example portfolio 17, Buy And Hold vs. Covered Call: Caterpillar

George Acs published an article on TheStreet.com today called Caterpillar Is My Annuity. In the article he states that over the last 18 months he earned 47.5% more than a buy-and-hold investor in the same stock:

18-month Strategy Return
Buy and Hold CAT 5.2%
Dow Jones Industrial Average 22.3%
Covered Calls on CAT 52.7%

Wow! How Did He Do It?

George says that he wrote covered calls on CAT during the last 18 months on 15 different occasions, with an average holding period of 39 days (sometimes holding different lots at the same time). Here's what the stock has done for the last 18 months:

Caterpillar stock price last 18 months

In hindsight that chart looks perfect for covered call writing. Just buy the dips in the low to mid 80s and write ITM or slightly OTM covered calls on it. Will it continue going sideways for the next 18 months? Don't know.

How He Got 52.7% In 18 Months

George didn't break out his return by component type: (1) stock appreciation, (2) dividends, and (3) call premium. But we know his average holding period was 39 days. If we assume he was writing slightly out of the money calls (say 1% out of the money) when CAT had a dip, and then had his stock called away 39 days later, then we can attribute 15% of his gain (1% times the 15 holding periods he said he had) to stock appreciation. We can also allocate about 4.2% of his gains over 18 months to CAT's 2.8%/year dividend.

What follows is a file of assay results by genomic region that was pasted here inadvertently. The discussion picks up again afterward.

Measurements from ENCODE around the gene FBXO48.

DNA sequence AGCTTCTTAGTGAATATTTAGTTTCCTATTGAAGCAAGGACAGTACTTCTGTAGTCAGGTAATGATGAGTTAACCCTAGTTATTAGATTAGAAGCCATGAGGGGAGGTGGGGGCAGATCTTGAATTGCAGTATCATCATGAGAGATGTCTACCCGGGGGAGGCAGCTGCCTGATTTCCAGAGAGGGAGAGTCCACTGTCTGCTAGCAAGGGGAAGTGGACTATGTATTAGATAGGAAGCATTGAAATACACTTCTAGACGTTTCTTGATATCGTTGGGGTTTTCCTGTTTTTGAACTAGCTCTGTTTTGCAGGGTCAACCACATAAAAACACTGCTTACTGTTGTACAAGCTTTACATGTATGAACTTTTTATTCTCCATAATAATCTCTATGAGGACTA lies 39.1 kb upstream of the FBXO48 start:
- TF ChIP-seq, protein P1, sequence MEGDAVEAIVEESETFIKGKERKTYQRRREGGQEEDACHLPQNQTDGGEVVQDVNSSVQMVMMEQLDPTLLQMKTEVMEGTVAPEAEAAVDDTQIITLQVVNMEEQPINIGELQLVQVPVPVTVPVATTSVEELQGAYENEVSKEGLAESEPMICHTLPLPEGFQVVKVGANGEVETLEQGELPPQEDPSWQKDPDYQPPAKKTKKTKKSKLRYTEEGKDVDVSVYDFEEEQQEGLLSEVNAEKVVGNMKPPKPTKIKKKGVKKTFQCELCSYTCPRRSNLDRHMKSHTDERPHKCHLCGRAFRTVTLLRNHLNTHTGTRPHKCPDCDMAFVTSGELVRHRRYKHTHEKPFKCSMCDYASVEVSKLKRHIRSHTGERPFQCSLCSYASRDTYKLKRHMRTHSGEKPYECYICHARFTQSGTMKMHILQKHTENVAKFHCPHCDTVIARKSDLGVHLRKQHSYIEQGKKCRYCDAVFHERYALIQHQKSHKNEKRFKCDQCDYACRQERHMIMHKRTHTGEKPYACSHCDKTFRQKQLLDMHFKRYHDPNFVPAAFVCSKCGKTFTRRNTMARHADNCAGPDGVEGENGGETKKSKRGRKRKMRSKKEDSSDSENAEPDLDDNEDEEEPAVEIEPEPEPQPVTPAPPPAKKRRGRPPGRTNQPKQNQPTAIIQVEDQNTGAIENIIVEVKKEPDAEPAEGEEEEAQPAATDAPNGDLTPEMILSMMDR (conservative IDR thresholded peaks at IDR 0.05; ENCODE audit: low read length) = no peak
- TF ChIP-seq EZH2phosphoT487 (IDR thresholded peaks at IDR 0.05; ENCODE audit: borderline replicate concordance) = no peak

That leaves 33.5% due to call premium over 15 trades, or an average premium per trade of about 2.2%.

January Options Expire In 32 Days

The Jan 18 expiration date is 32 days from today, a bit shorter than George's average of 39 days but let's work with it.

CAT closed at 86.92 today. The nearest slightly out of the money strike is 87.5, and the January 87.5s are bid at 1.37, yielding these returns:

Symbol Exp Date Strike Return
If Flat
Return
If Called
CAT Jan 18, 2014 87.5 2.3% 2.9%

As a reminder, Return If Flat means the stock is the same price at expiration as it is today (so, in this case the option would not be exercised since the strike is above the current price), and Return If Called means the stock is above the strike price on expiration day and is called away at 87.50/share. (Born To Sell's tutorial has a section on calculating covered call returns.)

So, is this a good time to put on a CAT covered call? Like all trading (and since we don't give trade recommendations), you'd have to do your own diligence on that. But what is true is that the premiums on the Jan 87.5 calls on CAT support a return profile like George's, at least for the next 32 days. CAT may not have kept up with the market's gains over the last 18 months but smart investors like George are using covered calls to take advantage of the situation.

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